Strengthening Native American Communities & Economies
First Nations Development Institute offers several reports on financial education research.
This report, co-authored with the FINRA Investor Education Foundation, provides an overview of issues related to financial capability in American Indian and Alaska Native communities. Four key components of financial capability are examined: making ends meet, planning ahead, managing financial products, and financial knowledge and decision-making. While on par with African-Americans and Hispanics in many of these areas, the research suggests that Native Americans are facing many challenges related to financial capability. The report draws on the FINRA Foundation’s National Financial Capability Study (NFCS), one of the largest financial capability studies in the country and one of the most inclusive with a sample of nearly 600 Native American respondents.
This report provides an overview of financial capability programs serving reservation-based Native communities in the Northwest Area Foundation region. After discussing a conceptual framework for understanding financial capability in Native communities, a literature review is presented. The report then discusses promising strategies for increasing financial capability, and provides an environmental scan of successful programs serving Native communities in the eight-state Northwest Area Foundation region. This paper concludes with recommendations on how to support financial capability programs, and suggestions for how to most effectively promote these strategies in the region.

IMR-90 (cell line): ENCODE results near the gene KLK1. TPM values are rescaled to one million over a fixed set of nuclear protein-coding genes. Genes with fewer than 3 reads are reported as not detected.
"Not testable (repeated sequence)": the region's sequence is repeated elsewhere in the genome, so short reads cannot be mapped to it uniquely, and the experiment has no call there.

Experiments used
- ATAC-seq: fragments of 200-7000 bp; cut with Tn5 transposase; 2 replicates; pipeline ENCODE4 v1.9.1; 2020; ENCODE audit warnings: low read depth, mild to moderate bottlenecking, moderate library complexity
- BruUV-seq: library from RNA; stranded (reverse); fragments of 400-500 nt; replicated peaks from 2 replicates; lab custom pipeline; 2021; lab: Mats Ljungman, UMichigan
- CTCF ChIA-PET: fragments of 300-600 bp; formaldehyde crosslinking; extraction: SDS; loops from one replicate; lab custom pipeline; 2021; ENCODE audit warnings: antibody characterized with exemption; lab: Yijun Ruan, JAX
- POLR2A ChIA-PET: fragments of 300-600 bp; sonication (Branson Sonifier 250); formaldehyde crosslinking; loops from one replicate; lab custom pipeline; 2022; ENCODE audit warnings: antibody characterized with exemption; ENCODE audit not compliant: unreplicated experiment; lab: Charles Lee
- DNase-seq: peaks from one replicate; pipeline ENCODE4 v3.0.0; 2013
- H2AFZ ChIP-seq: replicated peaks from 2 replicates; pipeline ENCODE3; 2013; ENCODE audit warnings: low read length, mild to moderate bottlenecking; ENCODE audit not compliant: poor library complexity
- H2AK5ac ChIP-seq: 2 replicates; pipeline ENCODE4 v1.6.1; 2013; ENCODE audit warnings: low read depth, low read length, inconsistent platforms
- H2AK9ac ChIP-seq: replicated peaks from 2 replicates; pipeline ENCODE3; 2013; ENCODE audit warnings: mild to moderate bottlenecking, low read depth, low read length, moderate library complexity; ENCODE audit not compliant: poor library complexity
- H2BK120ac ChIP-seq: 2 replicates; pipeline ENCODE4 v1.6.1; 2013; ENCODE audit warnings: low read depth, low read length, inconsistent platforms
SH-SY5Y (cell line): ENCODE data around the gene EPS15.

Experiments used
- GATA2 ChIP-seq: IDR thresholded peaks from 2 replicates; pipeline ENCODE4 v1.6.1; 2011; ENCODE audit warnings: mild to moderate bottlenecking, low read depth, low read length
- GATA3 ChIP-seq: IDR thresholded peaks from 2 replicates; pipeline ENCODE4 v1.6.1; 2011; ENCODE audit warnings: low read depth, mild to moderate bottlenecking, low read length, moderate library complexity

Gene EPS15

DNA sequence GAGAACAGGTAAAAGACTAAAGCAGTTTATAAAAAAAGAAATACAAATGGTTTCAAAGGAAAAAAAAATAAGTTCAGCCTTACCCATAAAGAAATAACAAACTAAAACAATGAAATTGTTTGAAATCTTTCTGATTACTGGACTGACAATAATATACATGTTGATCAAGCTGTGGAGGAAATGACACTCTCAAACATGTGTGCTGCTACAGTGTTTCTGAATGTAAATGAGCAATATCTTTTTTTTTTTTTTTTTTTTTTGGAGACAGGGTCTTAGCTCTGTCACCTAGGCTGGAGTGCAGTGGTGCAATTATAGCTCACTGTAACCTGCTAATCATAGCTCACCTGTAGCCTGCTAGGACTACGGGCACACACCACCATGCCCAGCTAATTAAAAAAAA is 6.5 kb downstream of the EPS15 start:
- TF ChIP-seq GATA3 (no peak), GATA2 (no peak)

This report covers an innovative experiential learning approach to Native youth financial education. In October 2012, First Nations piloted a financial simulation fair for Native high school students based on the Mad City Model that lets youth get a taste of the real world. The students were given an opportunity to make a series of spending and saving choices based on their fictitious family profile that identified occupation, debt, and family member information.
In October 2012, First Nations held a reality fair specifically tailored to Native individuals receiving a minor’s trust payment. The $pending Frenzy provided youth with fake money in the amount of their trust fund payment to learn about a range of spending and investing options. This report assesses the strengths of the experiential learning technique.
Learning to use resources wisely and to plan financially for the future are important steps on the road to asset building, wealth creation, and self-sufficiency. They are particularly important skills for Native American youth, who come from lower income backgrounds than non-Native youth and have more ground to cover to reach financial security. This report looks at high Native-enrollment schools in South Dakota to better understand the barriers and possibilities of school-based financial education.
On August 13, 2008 the MHA Tribal Chairman Marcus Wells, Jr. sent a letter to First Nations Development Institute to request that they deliver financial education trainings in the small regional communities of Twin Buttes, Mandaree, and White Shield. This report provides an overview of those trainings.
Chapter 2 begins with two introductory sections that demonstrate the importance of both developing financial management skills and increasing research related to the potential effects of increasing financial education opportunities in Native communities. The chapter is then broken into three sections focused on topics seen as essential for developing greater financial management and investment skills in Native communities.
This paper identifies challenges related to family economic success in Native communities, discusses unique issues related to Native communities, and outlines a framework for economic success that will reflect the unique opportunities and challenges in these communities.
This briefing paper serves as a resource for tribes, policymakers, researchers, advocates, and community practitioners. It was also designed as a working document for discussion at the Native American Financial Literacy Coalition national policy development forum on Financial Literacy in Indian Country held on May 28-29, 2003 in Denver, Colorado.